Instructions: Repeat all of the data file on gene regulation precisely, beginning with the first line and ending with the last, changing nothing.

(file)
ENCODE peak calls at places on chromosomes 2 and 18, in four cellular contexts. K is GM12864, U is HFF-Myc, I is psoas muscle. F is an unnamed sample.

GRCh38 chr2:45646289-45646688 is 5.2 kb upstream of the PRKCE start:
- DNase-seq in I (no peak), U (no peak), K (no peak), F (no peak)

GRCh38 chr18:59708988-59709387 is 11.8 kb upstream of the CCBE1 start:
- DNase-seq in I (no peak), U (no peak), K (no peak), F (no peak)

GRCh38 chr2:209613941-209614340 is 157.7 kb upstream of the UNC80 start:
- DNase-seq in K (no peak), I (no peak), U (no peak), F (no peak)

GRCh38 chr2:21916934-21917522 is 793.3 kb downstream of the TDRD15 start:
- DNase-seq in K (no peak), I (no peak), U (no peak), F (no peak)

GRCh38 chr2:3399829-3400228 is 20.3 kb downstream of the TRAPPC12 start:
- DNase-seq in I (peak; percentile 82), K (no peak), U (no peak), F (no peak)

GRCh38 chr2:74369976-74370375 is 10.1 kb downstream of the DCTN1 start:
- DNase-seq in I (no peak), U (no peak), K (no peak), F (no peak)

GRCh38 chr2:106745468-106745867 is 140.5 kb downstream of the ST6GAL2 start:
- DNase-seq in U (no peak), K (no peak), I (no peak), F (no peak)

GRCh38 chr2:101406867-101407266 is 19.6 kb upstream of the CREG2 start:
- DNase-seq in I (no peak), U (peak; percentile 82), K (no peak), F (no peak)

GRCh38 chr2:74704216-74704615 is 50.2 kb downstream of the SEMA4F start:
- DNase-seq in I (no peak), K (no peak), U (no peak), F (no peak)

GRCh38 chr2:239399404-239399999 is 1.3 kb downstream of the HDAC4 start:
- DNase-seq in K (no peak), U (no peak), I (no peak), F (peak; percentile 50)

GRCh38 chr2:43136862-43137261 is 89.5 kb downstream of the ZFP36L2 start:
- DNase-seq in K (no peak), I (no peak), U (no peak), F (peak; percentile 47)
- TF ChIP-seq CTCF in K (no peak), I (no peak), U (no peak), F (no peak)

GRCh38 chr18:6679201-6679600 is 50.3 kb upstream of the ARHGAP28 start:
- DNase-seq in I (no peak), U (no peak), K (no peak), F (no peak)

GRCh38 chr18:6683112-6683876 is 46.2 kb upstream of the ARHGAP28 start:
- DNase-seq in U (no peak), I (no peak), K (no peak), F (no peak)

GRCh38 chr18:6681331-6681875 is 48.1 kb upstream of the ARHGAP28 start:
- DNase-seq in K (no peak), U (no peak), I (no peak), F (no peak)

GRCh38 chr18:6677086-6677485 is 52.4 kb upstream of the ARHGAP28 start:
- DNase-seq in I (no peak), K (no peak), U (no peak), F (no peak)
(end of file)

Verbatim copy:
ENCODE peak calls at places on chromosomes 2 and 18, in four cellular contexts. K is GM12864, U is HFF-Myc, I is psoas muscle. F is an unnamed sample.

GRCh38 chr2:45646289-45646688 is 5.2 kb upstream of the PRKCE start:
- DNase-seq in I (no peak), U (no peak), K (no peak), F (no peak)

GRCh38 chr18:59708988-59709387 is 11.8 kb upstream of the CCBE1 start:
- DNase-seq in I (no peak), U (no peak), K (no peak), F (no peak)

GRCh38 chr2:209613941-209614340 is 157.7 kb upstream of the UNC80 start:
- DNase-seq in K (no peak), I (no peak), U (no peak), F (no peak)

GRCh38 chr2:21916934-21917522 is 793.3 kb downstream of the TDRD15 start:
- DNase-seq in K (no peak), I (no peak), U (no peak), F (no peak)

GRCh38 chr2:3399829-3400228 is 20.3 kb downstream of the TRAPPC12 start:
- DNase-seq in I (peak; percentile 82), K (no peak), U (no peak), F (no peak)

GRCh38 chr2:74369976-74370375 is 10.1 kb downstream of the DCTN1 start:
- DNase-seq in I (no peak), U (no peak), K (no peak), F (no peak)

GRCh38 chr2:106745468-106745867 is 140.5 kb downstream of the ST6GAL2 start:
- DNase-seq in U (no peak), K (no peak), I (no peak), F (no peak)

GRCh38 chr2:101406867-101407266 is 19.6 kb upstream of the CREG2 start:
- DNase-seq in I (no peak), U (peak; percentile 82), K (no peak), F (no peak)

GRCh38 chr2:74704216-74704615 is 50.2 kb downstream of the SEMA4F start:
- DNase-seq in I (no peak), K (no peak), U (no peak), F (no peak)

GRCh38 chr2:239399404-239399999 is 1.3 kb downstream of the HDAC4 start:
- DNase-seq in K (no peak), U (no peak), I (no peak), F (peak; percentile 50)

GRCh38 chr2:43136862-43137261 is 89.5 kb downstream of the ZFP36L2 start:
- DNase-seq in K (no peak), I (no peak), U (no peak), F (peak; percentile 47)
- TF ChIP-seq CTCF in K (no peak), I (no peak), U (no peak), F (no peak)

GRCh38 chr18:6679201-6679600 is 50.3 kb upstream of the ARHGAP28 start:
- DNase-seq in I (no peak), U (no peak), K (no peak), F (no peak)

GRCh38 chr18:6683112-6683876 is 46.2 kb upstream of the ARHGAP28 start:
- DNase-seq in U (no peak), I (no peak), K (no peak), F (no peak)

GRCh38 chr18:6681331-6681875 is 48.1 kb upstream of the ARHGAP28 start:
- DNase-seq in K (no peak), U (no peak), I (no peak), F (no peak)

GRCh38 chr18:6677086-6677485 is 52.4 kb upstream of the ARHGAP28 start:
- DNase-seq in I (no peak), K (no peak), U (no peak), F (no peak)